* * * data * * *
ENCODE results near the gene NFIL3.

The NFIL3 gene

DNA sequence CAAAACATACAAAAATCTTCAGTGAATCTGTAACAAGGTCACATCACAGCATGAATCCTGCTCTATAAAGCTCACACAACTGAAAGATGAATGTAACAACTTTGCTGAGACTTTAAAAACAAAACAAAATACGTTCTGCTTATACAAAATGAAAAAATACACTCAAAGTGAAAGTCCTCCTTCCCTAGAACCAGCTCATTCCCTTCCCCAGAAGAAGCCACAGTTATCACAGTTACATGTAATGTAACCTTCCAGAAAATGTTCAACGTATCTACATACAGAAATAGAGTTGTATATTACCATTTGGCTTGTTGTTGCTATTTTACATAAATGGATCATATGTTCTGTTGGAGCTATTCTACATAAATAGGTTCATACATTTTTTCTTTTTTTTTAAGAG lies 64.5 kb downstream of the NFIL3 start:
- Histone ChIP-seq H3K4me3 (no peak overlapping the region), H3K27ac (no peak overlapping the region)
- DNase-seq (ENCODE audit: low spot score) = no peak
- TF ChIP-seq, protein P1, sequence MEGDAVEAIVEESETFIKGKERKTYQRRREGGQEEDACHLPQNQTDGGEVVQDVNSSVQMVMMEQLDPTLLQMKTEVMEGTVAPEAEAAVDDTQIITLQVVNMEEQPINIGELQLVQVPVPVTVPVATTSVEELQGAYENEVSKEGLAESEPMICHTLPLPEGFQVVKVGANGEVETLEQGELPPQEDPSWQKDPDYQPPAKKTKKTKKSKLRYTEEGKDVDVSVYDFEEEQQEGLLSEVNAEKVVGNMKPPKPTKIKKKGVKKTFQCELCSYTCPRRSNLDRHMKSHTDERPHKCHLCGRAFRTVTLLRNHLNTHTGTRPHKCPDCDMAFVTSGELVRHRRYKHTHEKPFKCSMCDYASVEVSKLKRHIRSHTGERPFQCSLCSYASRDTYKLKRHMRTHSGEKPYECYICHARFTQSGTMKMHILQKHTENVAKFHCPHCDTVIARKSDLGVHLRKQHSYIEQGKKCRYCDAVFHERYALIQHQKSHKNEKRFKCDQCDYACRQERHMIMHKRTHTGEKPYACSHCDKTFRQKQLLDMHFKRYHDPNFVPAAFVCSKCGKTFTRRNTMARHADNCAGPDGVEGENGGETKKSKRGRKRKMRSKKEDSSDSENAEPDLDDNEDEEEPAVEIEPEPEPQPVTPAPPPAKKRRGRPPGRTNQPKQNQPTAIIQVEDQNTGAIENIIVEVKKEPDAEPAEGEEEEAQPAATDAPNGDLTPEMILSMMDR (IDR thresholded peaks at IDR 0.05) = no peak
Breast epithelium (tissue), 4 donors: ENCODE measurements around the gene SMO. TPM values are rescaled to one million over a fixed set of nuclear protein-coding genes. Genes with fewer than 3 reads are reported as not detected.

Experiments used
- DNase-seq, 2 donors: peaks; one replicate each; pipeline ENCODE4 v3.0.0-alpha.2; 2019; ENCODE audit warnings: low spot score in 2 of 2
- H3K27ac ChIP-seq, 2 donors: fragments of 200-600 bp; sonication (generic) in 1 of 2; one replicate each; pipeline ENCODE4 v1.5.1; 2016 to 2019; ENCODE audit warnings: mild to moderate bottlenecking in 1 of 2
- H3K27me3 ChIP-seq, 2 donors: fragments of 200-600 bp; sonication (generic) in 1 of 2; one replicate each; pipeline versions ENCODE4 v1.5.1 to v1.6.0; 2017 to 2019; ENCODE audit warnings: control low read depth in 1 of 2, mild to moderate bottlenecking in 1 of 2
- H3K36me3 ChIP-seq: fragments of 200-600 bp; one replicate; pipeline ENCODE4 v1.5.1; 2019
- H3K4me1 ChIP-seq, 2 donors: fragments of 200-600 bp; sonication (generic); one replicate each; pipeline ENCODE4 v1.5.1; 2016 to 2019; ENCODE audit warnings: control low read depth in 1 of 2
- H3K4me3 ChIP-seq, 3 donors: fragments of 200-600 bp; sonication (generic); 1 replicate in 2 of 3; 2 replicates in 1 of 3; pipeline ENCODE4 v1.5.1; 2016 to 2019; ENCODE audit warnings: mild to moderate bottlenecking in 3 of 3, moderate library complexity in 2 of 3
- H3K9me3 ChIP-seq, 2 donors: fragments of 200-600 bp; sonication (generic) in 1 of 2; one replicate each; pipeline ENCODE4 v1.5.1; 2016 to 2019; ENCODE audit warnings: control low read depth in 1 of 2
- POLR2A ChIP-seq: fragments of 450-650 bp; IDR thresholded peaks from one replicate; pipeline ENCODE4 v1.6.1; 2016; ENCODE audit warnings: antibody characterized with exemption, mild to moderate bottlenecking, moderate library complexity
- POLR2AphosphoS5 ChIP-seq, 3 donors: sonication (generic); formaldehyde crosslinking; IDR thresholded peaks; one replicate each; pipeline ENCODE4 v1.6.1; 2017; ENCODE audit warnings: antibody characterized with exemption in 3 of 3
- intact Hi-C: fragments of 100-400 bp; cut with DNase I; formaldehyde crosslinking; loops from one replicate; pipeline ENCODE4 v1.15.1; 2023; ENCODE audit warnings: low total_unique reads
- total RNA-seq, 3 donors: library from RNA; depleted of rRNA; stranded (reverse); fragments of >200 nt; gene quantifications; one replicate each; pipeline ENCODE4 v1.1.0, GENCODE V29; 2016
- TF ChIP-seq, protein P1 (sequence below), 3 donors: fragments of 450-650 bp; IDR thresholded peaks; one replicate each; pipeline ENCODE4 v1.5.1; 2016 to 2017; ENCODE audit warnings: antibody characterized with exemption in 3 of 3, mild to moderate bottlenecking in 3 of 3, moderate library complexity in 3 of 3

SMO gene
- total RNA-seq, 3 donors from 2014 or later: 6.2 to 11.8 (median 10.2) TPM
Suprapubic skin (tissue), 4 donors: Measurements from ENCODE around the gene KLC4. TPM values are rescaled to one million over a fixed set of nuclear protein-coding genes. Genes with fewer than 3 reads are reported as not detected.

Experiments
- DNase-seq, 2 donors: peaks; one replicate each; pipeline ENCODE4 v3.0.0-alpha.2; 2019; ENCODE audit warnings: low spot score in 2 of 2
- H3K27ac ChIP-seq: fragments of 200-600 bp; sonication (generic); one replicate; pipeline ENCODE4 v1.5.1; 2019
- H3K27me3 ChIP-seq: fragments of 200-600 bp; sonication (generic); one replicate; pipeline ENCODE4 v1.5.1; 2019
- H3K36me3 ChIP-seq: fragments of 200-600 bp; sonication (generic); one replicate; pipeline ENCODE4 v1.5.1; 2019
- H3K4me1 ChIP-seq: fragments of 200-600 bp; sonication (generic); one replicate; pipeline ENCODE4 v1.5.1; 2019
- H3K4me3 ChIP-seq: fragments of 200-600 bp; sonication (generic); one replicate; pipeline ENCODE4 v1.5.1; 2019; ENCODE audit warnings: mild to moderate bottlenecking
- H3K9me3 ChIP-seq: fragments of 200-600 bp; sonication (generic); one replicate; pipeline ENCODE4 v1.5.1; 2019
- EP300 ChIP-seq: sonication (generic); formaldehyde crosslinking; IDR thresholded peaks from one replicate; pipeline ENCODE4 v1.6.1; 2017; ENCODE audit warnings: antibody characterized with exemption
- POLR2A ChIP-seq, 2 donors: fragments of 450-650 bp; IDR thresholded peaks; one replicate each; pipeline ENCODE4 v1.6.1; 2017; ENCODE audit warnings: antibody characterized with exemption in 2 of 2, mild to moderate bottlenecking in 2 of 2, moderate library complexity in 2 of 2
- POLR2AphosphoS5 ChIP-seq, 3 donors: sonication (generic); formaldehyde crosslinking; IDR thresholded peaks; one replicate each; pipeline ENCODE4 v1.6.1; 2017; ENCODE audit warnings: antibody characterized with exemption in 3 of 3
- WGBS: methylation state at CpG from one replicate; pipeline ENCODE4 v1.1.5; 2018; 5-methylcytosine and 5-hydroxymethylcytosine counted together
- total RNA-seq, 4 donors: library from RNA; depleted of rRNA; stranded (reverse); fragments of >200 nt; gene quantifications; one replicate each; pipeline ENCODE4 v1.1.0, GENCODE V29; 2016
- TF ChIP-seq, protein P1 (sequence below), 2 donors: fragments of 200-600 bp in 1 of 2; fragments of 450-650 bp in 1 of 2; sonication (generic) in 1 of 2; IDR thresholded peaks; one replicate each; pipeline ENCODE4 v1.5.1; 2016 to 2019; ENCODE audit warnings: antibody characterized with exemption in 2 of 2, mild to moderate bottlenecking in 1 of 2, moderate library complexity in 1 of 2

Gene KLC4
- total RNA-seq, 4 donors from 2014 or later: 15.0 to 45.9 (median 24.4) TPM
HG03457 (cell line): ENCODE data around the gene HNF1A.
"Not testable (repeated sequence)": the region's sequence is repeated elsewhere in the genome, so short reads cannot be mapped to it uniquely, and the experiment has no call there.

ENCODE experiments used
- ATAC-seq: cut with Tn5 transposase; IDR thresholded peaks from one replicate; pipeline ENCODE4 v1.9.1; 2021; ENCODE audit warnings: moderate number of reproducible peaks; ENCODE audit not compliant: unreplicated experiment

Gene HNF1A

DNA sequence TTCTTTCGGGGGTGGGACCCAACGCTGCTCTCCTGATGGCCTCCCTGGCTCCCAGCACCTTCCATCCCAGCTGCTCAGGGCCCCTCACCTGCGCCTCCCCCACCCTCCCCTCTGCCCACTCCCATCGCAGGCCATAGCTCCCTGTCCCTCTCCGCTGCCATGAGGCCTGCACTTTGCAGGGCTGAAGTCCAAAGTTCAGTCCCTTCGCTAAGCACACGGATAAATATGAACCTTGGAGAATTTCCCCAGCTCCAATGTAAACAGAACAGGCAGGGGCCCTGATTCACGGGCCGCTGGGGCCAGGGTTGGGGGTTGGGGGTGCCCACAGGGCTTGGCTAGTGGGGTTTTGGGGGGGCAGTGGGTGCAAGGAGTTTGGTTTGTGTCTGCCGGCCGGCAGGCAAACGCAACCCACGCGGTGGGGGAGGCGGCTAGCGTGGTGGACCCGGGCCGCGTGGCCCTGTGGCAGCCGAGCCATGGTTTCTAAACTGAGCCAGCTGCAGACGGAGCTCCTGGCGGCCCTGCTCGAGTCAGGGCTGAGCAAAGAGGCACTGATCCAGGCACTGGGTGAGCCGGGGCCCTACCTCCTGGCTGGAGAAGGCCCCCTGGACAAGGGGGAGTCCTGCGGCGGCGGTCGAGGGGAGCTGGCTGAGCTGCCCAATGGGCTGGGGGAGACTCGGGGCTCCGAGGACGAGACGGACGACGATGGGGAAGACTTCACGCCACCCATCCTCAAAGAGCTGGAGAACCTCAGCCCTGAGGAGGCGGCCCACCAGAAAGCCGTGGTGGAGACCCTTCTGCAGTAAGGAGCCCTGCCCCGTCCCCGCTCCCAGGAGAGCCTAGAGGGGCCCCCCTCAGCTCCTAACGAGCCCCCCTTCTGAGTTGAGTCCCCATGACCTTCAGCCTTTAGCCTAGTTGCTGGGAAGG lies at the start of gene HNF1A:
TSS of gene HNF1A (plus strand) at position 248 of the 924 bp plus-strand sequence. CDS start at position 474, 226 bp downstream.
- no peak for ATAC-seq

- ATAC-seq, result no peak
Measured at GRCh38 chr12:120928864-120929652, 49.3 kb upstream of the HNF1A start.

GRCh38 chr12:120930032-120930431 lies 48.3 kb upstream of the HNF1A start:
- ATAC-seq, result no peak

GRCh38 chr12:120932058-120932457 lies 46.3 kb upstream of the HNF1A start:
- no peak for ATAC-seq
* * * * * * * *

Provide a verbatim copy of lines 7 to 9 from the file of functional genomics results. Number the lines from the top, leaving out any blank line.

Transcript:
Breast epithelium (tissue), 4 donors: ENCODE measurements around the gene SMO. TPM values are rescaled to one million over a fixed set of nuclear protein-coding genes. Genes with fewer than 3 reads are reported as not detected.

Experiments used
- DNase-seq, 2 donors: peaks; one replicate each; pipeline ENCODE4 v3.0.0-alpha.2; 2019; ENCODE audit warnings: low spot score in 2 of 2